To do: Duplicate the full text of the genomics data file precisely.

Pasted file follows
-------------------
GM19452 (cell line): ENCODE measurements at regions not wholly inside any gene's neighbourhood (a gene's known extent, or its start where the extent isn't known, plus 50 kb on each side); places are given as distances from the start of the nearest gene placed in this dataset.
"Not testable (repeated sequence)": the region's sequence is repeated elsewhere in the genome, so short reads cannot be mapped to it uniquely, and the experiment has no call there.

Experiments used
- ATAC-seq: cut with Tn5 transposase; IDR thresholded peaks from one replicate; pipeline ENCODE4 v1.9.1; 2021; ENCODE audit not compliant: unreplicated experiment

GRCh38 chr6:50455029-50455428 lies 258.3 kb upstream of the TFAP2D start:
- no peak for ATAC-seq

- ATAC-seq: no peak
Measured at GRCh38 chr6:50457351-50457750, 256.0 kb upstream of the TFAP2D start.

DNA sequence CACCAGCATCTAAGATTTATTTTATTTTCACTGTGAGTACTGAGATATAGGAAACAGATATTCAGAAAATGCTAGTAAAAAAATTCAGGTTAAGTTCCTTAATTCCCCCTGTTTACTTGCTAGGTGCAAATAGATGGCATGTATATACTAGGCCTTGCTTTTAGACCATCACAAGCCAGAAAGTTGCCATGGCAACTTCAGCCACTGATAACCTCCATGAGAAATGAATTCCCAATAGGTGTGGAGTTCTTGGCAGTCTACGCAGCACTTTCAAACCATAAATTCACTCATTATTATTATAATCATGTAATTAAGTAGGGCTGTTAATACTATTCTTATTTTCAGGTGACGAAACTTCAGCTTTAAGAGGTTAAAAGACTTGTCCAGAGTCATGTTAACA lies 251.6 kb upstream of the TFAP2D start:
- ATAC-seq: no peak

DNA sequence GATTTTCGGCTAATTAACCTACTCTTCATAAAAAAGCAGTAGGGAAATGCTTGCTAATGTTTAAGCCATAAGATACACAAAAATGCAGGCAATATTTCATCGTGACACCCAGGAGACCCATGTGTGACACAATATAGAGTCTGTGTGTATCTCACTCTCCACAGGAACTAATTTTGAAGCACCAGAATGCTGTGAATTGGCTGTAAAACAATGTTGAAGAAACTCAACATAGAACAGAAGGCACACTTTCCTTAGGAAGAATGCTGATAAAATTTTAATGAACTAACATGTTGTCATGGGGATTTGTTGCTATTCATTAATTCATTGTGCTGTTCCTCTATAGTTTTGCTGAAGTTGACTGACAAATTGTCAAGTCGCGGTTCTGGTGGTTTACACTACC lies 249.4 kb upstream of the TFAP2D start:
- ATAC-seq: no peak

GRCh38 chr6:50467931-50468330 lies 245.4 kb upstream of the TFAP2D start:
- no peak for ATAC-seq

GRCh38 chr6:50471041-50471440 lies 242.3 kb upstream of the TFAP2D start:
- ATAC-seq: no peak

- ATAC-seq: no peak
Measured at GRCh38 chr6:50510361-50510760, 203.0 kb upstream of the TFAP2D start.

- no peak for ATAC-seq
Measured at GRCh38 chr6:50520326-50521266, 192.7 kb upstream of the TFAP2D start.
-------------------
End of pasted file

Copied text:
GM19452 (cell line): ENCODE measurements at regions not wholly inside any gene's neighbourhood (a gene's known extent, or its start where the extent isn't known, plus 50 kb on each side); places are given as distances from the start of the nearest gene placed in this dataset.
"Not testable (repeated sequence)": the region's sequence is repeated elsewhere in the genome, so short reads cannot be mapped to it uniquely, and the experiment has no call there.

Experiments used
- ATAC-seq: cut with Tn5 transposase; IDR thresholded peaks from one replicate; pipeline ENCODE4 v1.9.1; 2021; ENCODE audit not compliant: unreplicated experiment

GRCh38 chr6:50455029-50455428 lies 258.3 kb upstream of the TFAP2D start:
- no peak for ATAC-seq

- ATAC-seq: no peak
Measured at GRCh38 chr6:50457351-50457750, 256.0 kb upstream of the TFAP2D start.

DNA sequence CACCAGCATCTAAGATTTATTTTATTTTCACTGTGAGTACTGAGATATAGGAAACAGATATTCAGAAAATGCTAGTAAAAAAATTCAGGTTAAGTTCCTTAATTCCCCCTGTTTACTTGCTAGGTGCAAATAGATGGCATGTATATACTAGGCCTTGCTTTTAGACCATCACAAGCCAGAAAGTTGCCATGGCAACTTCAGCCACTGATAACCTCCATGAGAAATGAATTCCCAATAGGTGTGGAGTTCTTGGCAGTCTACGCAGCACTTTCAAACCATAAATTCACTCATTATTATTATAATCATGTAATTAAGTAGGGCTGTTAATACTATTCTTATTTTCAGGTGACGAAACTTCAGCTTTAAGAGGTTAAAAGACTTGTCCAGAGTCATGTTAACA lies 251.6 kb upstream of the TFAP2D start:
- ATAC-seq: no peak

DNA sequence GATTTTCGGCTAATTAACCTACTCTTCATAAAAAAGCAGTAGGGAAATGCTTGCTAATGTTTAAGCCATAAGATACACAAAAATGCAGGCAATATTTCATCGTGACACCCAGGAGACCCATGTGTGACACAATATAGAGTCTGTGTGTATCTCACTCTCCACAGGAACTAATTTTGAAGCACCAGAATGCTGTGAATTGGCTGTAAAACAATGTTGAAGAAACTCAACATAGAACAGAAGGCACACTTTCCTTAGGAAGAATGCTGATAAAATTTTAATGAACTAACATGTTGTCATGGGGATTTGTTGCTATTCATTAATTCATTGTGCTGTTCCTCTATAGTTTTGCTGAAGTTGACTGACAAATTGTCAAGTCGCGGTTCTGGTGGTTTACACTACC lies 249.4 kb upstream of the TFAP2D start:
- ATAC-seq: no peak

GRCh38 chr6:50467931-50468330 lies 245.4 kb upstream of the TFAP2D start:
- no peak for ATAC-seq

GRCh38 chr6:50471041-50471440 lies 242.3 kb upstream of the TFAP2D start:
- ATAC-seq: no peak

- ATAC-seq: no peak
Measured at GRCh38 chr6:50510361-50510760, 203.0 kb upstream of the TFAP2D start.

- no peak for ATAC-seq
Measured at GRCh38 chr6:50520326-50521266, 192.7 kb upstream of the TFAP2D start.